Happy New Year, everyone! The idea of embarking on a new decade has all of us at the Library aiming high with our New Year’s reading resolutions. Luckily for us, 2020 has already produced some great new titles like Dear Edward by Ann Napolitano, Such a Fun Age by Kiley Reid, and Brother & Sister by Diane Keaton coming out this winter. If you are not sure what to read, then check out our New and Coming Soon booklists for inspiration.
Andrew Rea has a wonderful YouTube Channel,"Binging With Babish," where he showcases his cooking talents. Having been a viewer for years, I was excited when he released the cookbook Binging With Babish featuring more than 100 recipes, all inspired by food from film and television shows. This cookbook is created for foodies and film buffs alike.
Have you ever wondered how to make aglio e olio from the movie, Chef? Did you ever fantasize about eating confit byaldi from the memorable scene in Ratatouille? Andrew Rea has a knack for creating food that looks and tastes like it comes straight off the big screen. Having watched his process, I know that he retries his recipes until he is satisfied. I trust that each recipe is a masterpiece.
Andrew has a knack for breaking down recipes so that cooks--new or experienced--can follow along and create something delicious. Throughout the cookbook, the reader will learn about the history of food as well as fun facts, including issues that the author ran into while creating the dish and interesting tidbits about his life. These recipes are perfect if you are hosting a Game of Thrones-themed party or celebrating the conclusion of binging a television series.
“The first time I found my sister dead, she was sixteen.” Long Bright River, Liz Moore’s newest crime novel, packs an emotional punch as she explores the relationship between two sisters, Mickey and Kacey Fitzpatrick. The novel is set in opioid-infested South Kensington, a blue-collar neighborhood of Philadelphia, where survival is taken to two different extremes.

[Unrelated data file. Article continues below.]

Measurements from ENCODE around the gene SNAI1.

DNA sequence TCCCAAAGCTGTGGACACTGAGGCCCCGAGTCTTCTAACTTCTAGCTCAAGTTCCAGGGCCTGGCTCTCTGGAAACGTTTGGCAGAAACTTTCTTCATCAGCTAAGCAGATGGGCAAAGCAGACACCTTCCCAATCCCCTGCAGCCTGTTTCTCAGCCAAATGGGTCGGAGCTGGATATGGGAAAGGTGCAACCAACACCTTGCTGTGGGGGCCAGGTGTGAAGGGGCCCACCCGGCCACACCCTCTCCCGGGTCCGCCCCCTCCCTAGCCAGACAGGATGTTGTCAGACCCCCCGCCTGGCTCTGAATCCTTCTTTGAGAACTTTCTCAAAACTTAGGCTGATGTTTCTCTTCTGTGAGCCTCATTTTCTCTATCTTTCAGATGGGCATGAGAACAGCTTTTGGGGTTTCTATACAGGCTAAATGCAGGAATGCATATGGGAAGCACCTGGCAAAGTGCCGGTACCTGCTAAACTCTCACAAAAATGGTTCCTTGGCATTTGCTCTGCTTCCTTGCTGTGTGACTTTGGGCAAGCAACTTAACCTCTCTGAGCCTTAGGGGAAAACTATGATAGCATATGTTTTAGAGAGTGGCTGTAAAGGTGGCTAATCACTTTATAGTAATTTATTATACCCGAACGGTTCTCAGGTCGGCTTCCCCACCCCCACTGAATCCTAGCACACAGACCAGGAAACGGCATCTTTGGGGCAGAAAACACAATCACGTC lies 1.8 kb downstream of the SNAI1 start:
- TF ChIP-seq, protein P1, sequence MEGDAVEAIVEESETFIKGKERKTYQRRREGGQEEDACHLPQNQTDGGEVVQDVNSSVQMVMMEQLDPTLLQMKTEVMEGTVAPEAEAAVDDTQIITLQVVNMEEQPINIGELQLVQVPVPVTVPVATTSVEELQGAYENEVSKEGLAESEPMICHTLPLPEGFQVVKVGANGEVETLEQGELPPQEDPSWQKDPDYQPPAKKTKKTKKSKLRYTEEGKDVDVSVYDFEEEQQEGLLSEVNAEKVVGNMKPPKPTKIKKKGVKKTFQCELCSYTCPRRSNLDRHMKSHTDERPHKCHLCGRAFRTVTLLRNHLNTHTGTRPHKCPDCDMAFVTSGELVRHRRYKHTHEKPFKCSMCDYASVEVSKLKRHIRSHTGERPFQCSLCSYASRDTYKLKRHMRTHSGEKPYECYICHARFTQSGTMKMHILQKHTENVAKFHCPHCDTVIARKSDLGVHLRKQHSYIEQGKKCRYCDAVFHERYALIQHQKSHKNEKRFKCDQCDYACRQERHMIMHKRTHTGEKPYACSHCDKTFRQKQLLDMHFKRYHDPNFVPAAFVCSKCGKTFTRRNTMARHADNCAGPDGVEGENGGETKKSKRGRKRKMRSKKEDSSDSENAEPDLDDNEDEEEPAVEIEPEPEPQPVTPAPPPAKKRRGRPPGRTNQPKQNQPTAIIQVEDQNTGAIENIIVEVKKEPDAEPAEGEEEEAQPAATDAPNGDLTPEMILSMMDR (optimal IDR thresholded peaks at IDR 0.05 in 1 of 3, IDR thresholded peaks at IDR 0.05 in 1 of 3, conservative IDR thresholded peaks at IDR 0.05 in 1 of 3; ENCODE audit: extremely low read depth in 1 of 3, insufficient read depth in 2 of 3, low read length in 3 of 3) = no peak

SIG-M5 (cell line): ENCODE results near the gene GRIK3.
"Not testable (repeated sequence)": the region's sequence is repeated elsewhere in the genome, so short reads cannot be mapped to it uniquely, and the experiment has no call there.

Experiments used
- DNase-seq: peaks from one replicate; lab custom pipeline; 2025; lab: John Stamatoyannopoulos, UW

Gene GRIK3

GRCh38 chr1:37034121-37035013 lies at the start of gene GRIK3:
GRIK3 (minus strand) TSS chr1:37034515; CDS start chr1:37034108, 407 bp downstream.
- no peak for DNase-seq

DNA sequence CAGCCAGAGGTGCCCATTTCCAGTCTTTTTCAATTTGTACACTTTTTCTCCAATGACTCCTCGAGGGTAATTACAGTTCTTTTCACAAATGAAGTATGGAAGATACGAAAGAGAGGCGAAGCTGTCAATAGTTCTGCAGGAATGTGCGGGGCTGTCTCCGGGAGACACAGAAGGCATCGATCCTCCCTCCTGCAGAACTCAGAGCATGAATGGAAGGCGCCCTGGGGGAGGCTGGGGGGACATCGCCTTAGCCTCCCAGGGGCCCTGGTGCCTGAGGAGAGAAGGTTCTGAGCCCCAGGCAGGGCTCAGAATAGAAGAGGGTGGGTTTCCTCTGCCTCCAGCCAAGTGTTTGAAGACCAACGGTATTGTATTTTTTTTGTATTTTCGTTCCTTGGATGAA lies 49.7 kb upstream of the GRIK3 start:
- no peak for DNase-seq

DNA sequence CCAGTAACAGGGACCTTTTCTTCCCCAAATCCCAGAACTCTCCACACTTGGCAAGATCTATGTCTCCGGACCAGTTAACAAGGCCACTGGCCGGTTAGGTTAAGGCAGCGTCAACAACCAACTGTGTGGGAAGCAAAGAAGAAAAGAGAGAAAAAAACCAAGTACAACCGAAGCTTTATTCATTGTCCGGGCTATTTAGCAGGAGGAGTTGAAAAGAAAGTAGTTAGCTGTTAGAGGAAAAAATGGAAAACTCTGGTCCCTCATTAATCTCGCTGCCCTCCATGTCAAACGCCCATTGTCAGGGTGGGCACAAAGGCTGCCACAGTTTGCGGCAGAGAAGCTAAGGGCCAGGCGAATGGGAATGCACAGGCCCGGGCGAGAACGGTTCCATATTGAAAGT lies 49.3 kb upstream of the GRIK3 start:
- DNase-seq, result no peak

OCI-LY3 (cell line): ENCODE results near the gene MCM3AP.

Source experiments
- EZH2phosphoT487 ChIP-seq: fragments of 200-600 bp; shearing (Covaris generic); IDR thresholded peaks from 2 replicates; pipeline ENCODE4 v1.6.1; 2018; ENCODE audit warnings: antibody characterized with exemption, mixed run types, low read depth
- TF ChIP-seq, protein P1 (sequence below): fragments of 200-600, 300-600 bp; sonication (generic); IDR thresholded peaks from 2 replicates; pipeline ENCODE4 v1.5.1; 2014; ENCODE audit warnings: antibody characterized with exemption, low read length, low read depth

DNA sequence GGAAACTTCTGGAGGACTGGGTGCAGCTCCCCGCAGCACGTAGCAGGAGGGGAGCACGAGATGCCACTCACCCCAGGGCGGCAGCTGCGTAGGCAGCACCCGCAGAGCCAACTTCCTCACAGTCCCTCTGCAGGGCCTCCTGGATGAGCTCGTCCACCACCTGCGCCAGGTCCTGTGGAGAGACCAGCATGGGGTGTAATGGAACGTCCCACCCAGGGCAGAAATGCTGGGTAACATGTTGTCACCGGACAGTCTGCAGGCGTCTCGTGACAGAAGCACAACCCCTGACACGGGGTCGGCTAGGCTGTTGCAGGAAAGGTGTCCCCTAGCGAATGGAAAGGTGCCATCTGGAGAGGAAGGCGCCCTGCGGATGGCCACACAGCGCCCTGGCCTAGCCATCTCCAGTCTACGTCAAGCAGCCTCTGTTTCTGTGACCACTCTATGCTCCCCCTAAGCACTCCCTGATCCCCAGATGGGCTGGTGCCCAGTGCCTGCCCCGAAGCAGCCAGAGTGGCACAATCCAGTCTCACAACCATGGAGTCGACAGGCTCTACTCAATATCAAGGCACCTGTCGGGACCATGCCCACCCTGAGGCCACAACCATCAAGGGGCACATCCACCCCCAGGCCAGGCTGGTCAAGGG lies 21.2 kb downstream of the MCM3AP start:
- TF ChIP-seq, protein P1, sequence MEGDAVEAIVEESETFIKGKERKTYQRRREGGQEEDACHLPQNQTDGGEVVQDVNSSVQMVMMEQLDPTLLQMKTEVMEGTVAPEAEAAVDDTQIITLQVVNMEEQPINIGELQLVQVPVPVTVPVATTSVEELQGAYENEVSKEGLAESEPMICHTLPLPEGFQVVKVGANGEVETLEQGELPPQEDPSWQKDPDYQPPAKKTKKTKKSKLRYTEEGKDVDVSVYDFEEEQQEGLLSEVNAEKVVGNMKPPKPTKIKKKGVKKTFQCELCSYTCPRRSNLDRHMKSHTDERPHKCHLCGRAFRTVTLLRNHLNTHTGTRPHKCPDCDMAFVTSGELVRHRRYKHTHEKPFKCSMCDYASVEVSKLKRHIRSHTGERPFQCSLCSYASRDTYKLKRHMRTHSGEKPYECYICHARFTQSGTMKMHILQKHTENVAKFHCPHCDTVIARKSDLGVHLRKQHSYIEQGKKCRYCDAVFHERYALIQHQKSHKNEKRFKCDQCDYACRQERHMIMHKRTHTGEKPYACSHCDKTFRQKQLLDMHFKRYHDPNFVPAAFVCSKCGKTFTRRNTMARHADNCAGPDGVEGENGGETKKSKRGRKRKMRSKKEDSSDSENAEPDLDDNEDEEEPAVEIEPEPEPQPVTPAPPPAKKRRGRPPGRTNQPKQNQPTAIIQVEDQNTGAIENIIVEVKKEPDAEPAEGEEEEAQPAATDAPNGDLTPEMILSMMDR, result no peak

For Mickey Fitzpatrick, our narrator, survival means becoming a beat cop and desperately trying to give her son a better shot at his future. For Kacey, survival is a day-to-day challenge as an addict, turning tricks to live and feed her heroin addiction. The sisters, who were once inseparable, now barely acknowledge each other’s existence, that is until Mickey stumbles upon the murder scene of a young addict. As Mickey begins her investigation into the murder, she discovers Kacey hasn’t been seen in months—and fears the worst.
To find her sister, Mickey is willing to risk it all. She dives deep into Kacey’s crime-ridden, drug-addled world, but what she finds is that the people she most suspects are actually the ones who need protection. This is a gritty and dark novel that not only deals with crime, drugs, and corruption but also tests the bonds of family.
In The Grief Keeper by Alexandra Villasante, teenager Marisol and her younger sister Gabi are fleeing the violence of El Salvador for a new life in America. However, their dangerous trip to the U.S. seems to be in vain when it appears their asylum petition will be denied.